To assert that the Delhi 2010 Commonwealth Games has evolved into a national embarrassment would be a gross understatement: aside from the shabby infrastructure, poor hygiene and sanitation, as well as sub-par management, the failure to address security concerns have turned many away from participation. Internally – within the administration – the lack of leadership, coupled with pedantic and bureaucratic approaches have been unfortunate recipes for disaster.
But as Indian officials try desperately to salvage the Games with last-minute inspections and all-round operations, the Commonwealth Games Federation cannot expect to shirk its responsibilities. After all, an Indian failure in this regard corresponds naturally to a failure on the part of the Federation. Where was the Federation years ago when the lack of accountability and the proliferation of cronyism-nepotism were leading to inertia in terms of the preparations for the Games? Why was the Federation not heavily involved in ensuring that projects were on-time and up-to-standard? Were there no external professionals engaged to assist inexperienced officials in the organisation of the Games?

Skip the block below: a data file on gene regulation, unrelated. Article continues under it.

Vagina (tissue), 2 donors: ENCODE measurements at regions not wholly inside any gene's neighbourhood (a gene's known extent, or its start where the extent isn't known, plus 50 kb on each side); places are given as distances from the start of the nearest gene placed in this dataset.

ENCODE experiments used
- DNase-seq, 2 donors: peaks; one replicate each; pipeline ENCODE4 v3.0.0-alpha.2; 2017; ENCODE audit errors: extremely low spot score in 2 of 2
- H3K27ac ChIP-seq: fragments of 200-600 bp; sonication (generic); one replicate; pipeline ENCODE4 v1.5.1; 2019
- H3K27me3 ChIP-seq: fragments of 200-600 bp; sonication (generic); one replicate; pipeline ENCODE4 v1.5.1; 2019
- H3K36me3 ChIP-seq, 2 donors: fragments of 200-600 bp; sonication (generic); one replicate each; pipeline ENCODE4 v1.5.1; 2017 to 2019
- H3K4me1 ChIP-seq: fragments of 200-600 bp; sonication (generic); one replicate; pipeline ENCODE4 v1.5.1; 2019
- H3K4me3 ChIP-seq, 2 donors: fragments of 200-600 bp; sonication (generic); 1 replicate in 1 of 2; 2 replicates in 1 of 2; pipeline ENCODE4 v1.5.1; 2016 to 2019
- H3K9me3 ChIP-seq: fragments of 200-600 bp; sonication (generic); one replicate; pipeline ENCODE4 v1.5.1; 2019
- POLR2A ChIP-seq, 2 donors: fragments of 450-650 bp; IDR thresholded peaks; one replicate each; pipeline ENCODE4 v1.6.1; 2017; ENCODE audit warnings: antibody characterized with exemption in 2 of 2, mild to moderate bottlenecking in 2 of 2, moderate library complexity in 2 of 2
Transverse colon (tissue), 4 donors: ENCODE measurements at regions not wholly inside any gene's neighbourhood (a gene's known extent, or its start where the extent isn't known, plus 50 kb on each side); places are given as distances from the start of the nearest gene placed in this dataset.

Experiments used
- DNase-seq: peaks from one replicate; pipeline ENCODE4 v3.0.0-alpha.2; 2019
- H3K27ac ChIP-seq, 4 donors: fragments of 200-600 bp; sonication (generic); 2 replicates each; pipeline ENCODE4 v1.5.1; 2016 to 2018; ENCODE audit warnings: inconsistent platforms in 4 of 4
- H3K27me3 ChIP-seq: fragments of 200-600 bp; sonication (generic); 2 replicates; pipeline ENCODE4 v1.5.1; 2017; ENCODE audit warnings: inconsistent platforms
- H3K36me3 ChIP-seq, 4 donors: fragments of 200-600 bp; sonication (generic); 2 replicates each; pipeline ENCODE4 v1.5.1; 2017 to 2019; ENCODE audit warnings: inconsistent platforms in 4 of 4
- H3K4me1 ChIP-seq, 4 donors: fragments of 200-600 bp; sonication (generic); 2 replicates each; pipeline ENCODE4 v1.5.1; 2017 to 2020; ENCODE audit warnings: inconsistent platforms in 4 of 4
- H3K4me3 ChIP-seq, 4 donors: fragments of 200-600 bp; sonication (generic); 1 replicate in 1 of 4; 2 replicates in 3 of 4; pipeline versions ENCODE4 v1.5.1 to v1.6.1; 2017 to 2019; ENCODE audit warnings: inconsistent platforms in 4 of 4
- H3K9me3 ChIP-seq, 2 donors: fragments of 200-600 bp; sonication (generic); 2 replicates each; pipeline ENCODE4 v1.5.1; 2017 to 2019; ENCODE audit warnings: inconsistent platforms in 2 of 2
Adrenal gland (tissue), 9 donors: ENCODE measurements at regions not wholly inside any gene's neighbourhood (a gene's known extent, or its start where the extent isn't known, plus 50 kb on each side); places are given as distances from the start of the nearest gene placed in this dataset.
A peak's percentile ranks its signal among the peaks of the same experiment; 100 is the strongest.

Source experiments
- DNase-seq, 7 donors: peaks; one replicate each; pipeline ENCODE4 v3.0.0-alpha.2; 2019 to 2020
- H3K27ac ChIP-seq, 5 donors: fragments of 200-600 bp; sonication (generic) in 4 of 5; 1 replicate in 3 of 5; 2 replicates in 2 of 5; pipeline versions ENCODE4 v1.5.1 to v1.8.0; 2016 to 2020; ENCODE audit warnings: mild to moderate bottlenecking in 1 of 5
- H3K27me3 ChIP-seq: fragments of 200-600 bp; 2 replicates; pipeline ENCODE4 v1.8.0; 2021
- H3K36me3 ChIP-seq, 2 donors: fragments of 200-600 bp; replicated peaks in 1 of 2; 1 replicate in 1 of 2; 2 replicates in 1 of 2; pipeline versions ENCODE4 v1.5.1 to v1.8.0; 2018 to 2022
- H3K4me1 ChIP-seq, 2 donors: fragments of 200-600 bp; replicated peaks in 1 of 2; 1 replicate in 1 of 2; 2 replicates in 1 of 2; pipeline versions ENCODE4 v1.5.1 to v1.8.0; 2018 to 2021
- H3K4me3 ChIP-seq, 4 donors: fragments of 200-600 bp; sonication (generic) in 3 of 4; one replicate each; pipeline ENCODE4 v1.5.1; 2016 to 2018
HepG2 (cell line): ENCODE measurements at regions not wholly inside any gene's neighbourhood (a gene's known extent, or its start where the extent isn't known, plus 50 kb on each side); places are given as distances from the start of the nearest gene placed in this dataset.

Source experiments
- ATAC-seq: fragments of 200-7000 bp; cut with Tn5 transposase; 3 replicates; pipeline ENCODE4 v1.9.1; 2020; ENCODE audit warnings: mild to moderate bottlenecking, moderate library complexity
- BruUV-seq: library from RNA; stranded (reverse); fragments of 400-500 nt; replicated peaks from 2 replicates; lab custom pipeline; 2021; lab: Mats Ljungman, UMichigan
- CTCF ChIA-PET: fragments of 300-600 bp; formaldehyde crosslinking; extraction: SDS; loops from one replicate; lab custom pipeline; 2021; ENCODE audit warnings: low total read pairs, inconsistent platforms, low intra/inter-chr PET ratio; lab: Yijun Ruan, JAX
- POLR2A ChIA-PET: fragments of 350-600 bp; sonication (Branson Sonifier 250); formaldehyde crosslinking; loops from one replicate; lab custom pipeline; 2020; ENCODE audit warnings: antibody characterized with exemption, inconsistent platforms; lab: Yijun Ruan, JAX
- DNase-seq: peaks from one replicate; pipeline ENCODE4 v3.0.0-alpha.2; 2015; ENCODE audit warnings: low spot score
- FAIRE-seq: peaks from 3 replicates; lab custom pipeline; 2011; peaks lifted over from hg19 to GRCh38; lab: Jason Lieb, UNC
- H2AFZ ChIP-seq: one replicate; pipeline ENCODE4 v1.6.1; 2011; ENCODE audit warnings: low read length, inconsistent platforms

If no one in India was helming the front to provide consistent leadership, the Federation should have stepped up and nudged the country in the right direction. Surely it cannot naively believe that its responsibilities cease right from the moment a country wins a bid, and do nothing but expect something good to emerge without the proper checks and balances in place.
A version of this article was published in the International Herald Tribune, the Global Edition of The New York Times.